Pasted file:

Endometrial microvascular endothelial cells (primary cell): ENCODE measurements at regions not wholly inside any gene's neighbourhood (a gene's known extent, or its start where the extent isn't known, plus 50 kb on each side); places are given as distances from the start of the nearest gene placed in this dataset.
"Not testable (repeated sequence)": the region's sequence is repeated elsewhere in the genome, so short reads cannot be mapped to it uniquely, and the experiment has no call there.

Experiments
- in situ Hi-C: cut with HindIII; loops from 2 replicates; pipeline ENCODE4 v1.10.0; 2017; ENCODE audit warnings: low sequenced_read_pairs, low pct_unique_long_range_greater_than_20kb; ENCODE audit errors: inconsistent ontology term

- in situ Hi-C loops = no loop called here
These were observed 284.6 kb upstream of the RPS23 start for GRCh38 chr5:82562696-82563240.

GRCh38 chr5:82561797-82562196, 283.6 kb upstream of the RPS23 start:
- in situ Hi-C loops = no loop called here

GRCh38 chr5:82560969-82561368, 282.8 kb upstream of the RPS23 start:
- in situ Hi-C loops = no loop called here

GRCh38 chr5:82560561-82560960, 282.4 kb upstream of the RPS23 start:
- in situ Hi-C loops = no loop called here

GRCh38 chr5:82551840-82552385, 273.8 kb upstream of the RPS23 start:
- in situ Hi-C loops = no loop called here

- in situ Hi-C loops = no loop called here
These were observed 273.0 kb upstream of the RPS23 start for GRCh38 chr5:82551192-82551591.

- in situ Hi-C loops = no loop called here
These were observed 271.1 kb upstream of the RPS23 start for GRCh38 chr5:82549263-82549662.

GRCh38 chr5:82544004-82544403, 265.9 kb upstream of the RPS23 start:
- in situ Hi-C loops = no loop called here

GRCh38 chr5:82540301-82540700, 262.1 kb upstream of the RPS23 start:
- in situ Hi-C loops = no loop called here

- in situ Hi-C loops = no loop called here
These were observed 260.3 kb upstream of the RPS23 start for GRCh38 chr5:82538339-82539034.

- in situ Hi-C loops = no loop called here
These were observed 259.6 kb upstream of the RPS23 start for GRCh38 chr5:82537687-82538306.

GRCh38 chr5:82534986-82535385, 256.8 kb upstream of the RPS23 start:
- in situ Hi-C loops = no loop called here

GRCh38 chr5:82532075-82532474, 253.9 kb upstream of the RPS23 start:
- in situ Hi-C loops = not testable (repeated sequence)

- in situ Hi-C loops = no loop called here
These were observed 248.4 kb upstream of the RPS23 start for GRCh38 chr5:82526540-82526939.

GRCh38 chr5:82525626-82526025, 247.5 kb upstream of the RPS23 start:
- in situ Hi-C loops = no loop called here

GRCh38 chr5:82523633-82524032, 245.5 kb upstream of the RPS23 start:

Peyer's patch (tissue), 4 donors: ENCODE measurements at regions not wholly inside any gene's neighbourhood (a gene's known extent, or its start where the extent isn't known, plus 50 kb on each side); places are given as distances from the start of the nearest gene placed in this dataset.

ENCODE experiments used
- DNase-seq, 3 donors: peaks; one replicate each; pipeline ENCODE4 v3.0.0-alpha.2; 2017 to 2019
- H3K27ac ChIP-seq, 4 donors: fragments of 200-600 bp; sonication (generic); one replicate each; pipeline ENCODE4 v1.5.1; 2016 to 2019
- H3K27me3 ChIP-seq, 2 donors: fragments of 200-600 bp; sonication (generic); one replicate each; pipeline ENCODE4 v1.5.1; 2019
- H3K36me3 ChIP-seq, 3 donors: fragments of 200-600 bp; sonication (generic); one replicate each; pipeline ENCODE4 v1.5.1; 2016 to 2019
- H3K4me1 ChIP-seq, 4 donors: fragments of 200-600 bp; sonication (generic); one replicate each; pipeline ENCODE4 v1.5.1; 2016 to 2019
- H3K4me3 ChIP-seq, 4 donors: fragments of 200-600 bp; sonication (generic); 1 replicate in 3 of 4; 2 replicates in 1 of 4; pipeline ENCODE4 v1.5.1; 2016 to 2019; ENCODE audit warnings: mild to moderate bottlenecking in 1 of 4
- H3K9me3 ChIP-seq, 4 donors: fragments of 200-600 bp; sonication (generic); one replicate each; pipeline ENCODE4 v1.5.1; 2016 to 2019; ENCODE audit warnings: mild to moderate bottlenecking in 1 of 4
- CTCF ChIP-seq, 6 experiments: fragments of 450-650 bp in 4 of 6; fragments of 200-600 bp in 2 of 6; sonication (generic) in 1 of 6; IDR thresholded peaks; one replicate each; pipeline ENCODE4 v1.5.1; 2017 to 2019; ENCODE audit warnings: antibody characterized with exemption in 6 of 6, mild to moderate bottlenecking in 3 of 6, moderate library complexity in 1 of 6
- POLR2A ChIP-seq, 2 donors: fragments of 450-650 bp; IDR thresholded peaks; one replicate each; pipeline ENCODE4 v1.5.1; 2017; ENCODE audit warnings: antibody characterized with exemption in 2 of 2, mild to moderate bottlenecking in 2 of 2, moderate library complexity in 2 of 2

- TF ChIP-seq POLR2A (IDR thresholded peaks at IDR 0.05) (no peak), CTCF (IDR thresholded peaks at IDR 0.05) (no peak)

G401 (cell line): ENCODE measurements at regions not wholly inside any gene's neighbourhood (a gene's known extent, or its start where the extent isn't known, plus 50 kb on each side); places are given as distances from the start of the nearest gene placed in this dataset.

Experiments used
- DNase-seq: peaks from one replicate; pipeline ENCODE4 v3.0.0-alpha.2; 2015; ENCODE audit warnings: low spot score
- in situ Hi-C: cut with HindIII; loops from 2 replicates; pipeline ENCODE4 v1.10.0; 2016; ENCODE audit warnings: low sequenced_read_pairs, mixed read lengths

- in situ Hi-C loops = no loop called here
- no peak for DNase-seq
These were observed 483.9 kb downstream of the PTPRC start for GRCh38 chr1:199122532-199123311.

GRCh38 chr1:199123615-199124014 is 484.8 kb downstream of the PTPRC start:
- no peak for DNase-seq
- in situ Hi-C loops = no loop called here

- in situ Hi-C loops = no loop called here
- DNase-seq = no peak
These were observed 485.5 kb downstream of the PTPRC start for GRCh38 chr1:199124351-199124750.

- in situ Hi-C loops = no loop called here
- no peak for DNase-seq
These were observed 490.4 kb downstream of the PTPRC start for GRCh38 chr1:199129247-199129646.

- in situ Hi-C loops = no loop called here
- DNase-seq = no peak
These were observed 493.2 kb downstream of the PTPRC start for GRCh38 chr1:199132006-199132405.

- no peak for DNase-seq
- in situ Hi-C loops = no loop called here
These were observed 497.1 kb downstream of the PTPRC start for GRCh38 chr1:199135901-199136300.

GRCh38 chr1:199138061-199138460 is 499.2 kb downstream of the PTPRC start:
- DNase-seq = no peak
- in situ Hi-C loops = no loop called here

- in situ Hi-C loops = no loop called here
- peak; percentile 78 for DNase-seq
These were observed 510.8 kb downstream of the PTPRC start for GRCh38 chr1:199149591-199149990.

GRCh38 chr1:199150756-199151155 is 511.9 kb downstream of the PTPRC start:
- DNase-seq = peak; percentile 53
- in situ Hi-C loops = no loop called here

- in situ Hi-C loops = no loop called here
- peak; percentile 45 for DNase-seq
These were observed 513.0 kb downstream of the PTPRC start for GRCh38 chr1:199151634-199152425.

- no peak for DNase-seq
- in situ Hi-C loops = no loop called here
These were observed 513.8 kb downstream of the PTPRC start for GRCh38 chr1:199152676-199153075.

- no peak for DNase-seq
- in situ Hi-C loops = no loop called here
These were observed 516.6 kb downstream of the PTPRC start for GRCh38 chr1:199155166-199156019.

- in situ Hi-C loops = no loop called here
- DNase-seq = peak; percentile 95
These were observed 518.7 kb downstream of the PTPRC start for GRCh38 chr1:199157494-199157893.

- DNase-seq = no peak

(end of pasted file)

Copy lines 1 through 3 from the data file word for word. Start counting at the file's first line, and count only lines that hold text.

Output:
Endometrial microvascular endothelial cells (primary cell): ENCODE measurements at regions not wholly inside any gene's neighbourhood (a gene's known extent, or its start where the extent isn't known, plus 50 kb on each side); places are given as distances from the start of the nearest gene placed in this dataset.
"Not testable (repeated sequence)": the region's sequence is repeated elsewhere in the genome, so short reads cannot be mapped to it uniquely, and the experiment has no call there.

Experiments